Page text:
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Old 01-28-2011, 05:33 PM
bearhawk bearhawk is offline
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Vegasrandall got it right. Farm stores used to sell these also for farm use. Works great.
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Old 01-28-2011, 05:48 PM
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Quote:
Originally Posted by jesse8931 View Post
DO NOT USE fix a flat for long periods of time it is ment to get you to a tire shop not drive for 3 weeks on it. and when you get to the tire shop make sure you tell them it has fix a flat in the tire because it could kill them. fix a flat is highly explosive and will eventually eat your tire and rust out your wheel. Sorry guys grand father was in the tire business for 25 years and lost a best friend due to fix a flat exploding when the bead was broke
I would think that it would have to be pressurized for such a thing to happen. Breaking a bead on a pressurized tire is kinda asking for trouble, no matter what's in side. Regardless, I don't think it's flammable anymore.
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Old 01-28-2011, 06:17 PM
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Here's my $.02. I bought the portable jumper pack / compressor for my truck. It works great. Also has the plugs to charge cell pones and can be used for small appliances too. I have used it all the time with no problems. Have done probably 8-12 jump starts in a row with out problems. Now if you look at all the reviews for the product many of them are 5 start and there are a bunch that are 1 star ratings. My initial thought is that many of the people don't know how to use it properly or are just totally ignorant when it comes to autos. I could be wrong but I have had great luck with it. Have not use the compressor for anything other than toys.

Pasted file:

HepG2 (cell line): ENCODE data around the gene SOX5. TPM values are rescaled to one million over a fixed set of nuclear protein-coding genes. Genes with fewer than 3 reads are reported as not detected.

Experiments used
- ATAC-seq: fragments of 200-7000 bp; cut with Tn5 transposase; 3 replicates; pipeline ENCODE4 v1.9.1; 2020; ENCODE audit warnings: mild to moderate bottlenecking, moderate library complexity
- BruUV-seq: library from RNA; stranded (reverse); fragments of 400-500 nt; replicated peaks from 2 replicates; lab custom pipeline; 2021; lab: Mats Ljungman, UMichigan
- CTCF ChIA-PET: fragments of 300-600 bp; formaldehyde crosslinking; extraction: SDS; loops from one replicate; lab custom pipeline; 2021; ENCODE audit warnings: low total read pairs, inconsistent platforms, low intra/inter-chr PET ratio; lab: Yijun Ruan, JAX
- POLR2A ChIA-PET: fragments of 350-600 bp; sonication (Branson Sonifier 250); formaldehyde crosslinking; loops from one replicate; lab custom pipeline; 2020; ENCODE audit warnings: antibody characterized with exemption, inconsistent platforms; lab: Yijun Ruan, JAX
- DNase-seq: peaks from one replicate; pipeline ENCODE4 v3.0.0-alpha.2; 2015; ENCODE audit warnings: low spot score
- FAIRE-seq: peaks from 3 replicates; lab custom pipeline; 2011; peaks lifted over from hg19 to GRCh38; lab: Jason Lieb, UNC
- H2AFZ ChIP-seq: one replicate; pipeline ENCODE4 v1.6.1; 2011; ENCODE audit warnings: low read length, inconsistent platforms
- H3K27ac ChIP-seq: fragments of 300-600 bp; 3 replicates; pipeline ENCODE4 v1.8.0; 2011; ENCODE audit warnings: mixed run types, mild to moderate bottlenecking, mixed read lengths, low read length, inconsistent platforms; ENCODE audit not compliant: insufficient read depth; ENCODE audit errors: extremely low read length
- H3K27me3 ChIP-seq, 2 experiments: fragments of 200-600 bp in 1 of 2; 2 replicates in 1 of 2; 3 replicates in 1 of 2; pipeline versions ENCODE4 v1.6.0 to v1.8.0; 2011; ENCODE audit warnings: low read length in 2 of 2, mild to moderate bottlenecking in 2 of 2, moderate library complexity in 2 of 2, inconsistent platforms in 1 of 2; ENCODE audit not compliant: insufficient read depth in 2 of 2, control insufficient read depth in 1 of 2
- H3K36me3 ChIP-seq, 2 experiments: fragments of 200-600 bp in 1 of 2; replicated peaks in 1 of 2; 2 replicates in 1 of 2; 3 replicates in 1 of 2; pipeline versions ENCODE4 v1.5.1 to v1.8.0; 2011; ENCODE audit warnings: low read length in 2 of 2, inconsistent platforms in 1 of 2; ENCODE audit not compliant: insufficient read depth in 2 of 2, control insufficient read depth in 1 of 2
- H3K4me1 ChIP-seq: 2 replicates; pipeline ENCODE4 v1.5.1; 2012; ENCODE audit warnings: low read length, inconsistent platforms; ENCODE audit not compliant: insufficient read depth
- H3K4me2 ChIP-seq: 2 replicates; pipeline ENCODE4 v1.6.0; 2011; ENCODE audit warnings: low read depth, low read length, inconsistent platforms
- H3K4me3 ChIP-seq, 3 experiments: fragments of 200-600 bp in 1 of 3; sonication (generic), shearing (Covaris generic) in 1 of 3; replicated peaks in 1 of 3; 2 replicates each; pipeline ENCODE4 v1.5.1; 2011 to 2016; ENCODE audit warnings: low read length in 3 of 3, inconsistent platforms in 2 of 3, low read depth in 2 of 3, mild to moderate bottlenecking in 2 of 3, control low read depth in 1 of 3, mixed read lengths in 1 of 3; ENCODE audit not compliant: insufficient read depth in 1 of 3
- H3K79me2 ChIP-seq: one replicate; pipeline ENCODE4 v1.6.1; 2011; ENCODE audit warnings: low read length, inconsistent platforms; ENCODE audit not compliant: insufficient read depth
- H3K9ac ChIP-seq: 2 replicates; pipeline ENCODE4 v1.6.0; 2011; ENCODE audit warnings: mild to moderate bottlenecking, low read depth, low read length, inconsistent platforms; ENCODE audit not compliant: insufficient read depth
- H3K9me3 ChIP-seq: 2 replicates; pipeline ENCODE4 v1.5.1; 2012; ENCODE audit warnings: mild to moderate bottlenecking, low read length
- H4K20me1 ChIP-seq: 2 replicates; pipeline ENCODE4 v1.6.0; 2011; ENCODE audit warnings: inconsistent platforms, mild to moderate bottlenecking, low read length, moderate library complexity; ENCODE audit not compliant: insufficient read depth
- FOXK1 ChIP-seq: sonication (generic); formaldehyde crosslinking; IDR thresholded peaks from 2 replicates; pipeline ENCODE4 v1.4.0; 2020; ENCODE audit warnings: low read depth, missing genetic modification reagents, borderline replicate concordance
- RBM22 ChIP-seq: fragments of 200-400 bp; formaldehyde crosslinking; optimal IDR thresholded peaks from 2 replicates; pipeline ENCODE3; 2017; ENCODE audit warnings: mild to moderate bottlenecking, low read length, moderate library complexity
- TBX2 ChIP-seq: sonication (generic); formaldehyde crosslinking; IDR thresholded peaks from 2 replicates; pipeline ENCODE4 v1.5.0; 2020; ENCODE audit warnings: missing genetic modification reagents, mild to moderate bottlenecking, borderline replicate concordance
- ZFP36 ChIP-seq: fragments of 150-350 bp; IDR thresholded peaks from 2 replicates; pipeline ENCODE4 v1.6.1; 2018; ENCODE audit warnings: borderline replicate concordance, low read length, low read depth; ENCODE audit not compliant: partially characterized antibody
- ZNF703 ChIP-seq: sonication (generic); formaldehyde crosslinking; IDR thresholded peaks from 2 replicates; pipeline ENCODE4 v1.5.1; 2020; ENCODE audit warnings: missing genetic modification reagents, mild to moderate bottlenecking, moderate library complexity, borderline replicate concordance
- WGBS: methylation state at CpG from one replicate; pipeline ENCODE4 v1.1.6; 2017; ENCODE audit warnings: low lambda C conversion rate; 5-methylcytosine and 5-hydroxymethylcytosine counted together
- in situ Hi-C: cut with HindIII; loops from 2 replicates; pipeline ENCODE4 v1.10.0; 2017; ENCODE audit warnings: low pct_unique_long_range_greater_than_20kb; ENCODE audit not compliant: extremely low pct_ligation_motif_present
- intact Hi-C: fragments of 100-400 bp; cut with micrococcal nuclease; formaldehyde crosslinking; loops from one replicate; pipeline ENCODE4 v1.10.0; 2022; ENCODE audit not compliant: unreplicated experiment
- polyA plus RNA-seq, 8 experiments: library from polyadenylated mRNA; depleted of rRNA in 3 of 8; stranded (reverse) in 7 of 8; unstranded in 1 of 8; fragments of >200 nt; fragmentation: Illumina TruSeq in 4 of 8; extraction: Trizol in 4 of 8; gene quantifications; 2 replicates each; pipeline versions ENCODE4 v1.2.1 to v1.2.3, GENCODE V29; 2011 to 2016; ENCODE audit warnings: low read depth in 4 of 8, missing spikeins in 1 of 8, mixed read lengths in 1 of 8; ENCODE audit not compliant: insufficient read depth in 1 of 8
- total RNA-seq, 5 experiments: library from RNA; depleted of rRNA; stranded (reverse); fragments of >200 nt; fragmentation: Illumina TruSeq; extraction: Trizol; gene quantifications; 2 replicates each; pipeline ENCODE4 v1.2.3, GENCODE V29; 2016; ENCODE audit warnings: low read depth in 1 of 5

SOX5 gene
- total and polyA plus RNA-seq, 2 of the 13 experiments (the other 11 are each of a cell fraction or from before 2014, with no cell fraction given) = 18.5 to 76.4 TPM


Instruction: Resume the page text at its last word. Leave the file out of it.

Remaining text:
As for filling up tires? I do a fair amount of offroading. I usually have to air-down my tires and then need to air them back up at the end of the trail run. I use a compressed air cylinder and regulator. The tank is a 5 lb aluminum type that is used for medical purposes as well as soda dispensing machines. I actually have them fill it up with Co2 or O2. Co2 is inert and a bit safer around flames, etc. Most offroader will use the 10-20 lbs tanks and get more tires filled or they have monster tires and need the capacity. My 5 lb tank will fill 5 of my 35" tires in about 20-35 second each going from about 12psi to 35psi. Very fast and easy. Not to mention I am able to use air tools to fix the truck when trailside repairs are needed. I am going to step up to a 15 pound tank in the near future. If you know anyone that owns a convenience store where the have a soda fountain or anyone who owns a bar or nightclub they can usually get them to you for REAL cheap or maybe even free as far as the tank goes. The regulator I got at an offroad shop and cost about $100 IIRC. A bit pricy for the setup but well worth it.


http://www.sears.com/shc/s/p_10153_12605_02871988000P
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Old 01-28-2011, 06:30 PM
keepitlow keepitlow is offline
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I use a 3000psi 20CF to 30CF pony tank with BC hose that adapts to a tire valve fitting.
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Old 01-28-2011, 07:30 PM
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Here is the regulator I was talking about. Much cheaper than I remember. It is the down the page under the Hyperflo Co2 fixed 150psi unit. Didn't need the fancy adjustable one for 2X price. I also ordered the air hse below in 30' lenght.
http://www.wheelersoffroad.com/co2systems.htm
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Old 01-28-2011, 08:51 PM
bltjr1951 bltjr1951 is offline
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Heck, I've used a bike tire pump to fill up tires.
They sell foot powered ones too.
I use a small compressor that plugs into lighter port to fill RV tires.
Takes forever though.
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Old 01-28-2011, 08:57 PM
trixie trixie is offline
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dont be lazy
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Old 01-28-2011, 11:05 PM
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Quote:
Originally Posted by trixie View Post




dont be lazy


Ahhhh, the '90's
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Old 01-29-2011, 02:52 PM
GA8MM GA8MM is offline
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Thanks everyone for the suggestions! I've got 32 X 11.50 on my jeep and this info has been very helpful!